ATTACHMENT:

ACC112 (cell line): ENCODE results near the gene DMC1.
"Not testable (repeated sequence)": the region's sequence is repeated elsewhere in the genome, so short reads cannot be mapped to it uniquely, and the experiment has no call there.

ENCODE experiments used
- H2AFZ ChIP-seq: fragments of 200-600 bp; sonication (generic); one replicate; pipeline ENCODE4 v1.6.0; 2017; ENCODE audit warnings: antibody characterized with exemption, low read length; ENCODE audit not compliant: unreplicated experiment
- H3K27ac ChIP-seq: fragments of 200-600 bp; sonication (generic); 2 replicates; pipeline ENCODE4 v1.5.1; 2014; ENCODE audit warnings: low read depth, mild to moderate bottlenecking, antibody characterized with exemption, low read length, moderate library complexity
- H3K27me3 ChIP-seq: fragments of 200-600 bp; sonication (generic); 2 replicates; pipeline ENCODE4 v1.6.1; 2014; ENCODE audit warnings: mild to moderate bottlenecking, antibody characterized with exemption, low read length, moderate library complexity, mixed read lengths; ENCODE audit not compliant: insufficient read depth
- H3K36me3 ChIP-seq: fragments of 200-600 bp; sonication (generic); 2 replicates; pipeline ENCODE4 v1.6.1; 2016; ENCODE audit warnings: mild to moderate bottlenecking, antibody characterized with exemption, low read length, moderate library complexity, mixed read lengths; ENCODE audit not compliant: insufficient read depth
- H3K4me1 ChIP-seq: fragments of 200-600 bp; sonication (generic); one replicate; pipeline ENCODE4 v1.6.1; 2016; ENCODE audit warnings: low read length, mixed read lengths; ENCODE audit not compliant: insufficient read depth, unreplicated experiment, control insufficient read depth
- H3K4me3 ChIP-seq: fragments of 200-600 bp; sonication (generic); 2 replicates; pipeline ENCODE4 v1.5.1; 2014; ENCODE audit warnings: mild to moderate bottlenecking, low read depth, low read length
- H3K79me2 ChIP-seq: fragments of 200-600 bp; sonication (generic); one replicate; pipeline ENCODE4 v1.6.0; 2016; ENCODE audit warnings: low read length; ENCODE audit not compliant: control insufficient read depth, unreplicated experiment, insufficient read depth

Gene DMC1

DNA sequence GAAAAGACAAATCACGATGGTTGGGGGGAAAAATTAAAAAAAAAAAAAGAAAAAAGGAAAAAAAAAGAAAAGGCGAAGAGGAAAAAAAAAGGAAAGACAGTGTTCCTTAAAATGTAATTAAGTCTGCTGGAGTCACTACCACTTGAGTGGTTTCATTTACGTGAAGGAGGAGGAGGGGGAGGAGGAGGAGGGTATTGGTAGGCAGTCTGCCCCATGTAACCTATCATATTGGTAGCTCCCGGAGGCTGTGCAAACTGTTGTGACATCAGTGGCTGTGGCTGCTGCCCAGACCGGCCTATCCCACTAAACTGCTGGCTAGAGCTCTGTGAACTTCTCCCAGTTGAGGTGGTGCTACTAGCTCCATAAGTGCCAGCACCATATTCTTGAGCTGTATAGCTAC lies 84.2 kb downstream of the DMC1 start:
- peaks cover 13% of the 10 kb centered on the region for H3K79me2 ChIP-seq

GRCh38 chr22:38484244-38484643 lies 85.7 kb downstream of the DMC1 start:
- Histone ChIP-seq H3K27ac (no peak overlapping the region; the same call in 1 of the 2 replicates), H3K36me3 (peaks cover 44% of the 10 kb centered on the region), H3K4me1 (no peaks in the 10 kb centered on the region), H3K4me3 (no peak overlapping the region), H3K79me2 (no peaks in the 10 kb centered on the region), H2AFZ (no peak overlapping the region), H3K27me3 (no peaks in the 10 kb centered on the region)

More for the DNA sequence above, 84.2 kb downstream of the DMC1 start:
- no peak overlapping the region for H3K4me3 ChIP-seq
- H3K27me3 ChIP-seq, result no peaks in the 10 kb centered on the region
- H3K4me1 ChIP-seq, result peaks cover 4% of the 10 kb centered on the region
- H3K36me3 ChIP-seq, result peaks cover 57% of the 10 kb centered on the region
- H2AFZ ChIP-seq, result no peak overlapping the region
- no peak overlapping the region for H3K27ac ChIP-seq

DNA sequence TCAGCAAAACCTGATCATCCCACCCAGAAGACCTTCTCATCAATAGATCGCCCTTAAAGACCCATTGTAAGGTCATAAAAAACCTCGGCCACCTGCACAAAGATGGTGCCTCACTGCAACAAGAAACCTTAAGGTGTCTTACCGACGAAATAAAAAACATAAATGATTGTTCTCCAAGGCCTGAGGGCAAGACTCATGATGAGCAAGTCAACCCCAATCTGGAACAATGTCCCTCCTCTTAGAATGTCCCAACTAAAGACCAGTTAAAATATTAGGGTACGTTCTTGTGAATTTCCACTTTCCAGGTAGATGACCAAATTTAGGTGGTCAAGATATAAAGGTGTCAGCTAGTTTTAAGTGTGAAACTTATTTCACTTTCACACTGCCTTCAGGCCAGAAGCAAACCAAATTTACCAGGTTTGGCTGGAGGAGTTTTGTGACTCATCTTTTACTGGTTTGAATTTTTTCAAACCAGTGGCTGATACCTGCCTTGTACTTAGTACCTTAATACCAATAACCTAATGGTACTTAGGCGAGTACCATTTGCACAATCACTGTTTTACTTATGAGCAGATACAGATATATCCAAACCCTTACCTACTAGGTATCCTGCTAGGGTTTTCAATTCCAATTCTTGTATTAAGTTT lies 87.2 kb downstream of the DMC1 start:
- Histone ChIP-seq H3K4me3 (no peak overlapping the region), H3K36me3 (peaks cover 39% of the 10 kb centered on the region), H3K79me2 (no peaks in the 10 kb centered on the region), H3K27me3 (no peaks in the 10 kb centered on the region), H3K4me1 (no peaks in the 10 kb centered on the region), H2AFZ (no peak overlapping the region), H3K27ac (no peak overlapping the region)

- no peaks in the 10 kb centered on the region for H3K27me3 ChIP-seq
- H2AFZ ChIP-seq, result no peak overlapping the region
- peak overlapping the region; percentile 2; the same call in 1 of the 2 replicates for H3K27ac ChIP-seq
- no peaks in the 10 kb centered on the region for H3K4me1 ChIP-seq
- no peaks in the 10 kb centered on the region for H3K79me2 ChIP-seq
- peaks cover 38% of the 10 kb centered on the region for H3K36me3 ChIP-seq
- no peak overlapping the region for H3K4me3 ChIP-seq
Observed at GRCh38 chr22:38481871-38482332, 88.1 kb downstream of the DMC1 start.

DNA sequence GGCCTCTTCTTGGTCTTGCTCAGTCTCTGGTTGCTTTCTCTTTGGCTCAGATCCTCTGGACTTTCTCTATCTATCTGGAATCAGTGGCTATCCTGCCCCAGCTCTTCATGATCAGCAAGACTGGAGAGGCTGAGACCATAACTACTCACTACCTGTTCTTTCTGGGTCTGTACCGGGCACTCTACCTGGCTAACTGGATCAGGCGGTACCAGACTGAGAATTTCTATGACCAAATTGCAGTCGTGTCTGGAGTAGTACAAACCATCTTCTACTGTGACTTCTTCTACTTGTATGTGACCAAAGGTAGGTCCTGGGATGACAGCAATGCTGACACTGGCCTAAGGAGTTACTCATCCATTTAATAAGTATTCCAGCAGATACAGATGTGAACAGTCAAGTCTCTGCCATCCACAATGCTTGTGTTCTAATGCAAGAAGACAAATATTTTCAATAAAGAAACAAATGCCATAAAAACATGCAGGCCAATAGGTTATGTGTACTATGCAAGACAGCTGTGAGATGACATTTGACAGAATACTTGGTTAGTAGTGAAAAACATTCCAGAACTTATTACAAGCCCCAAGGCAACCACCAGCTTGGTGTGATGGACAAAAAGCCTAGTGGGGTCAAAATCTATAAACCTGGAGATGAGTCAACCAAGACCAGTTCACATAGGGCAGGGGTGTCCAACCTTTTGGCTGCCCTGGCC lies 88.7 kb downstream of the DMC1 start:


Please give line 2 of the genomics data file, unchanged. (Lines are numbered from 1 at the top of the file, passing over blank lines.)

"Not testable (repeated sequence)": the region's sequence is repeated elsewhere in the genome, so short reads cannot be mapped to it uniquely, and the experiment has no call there.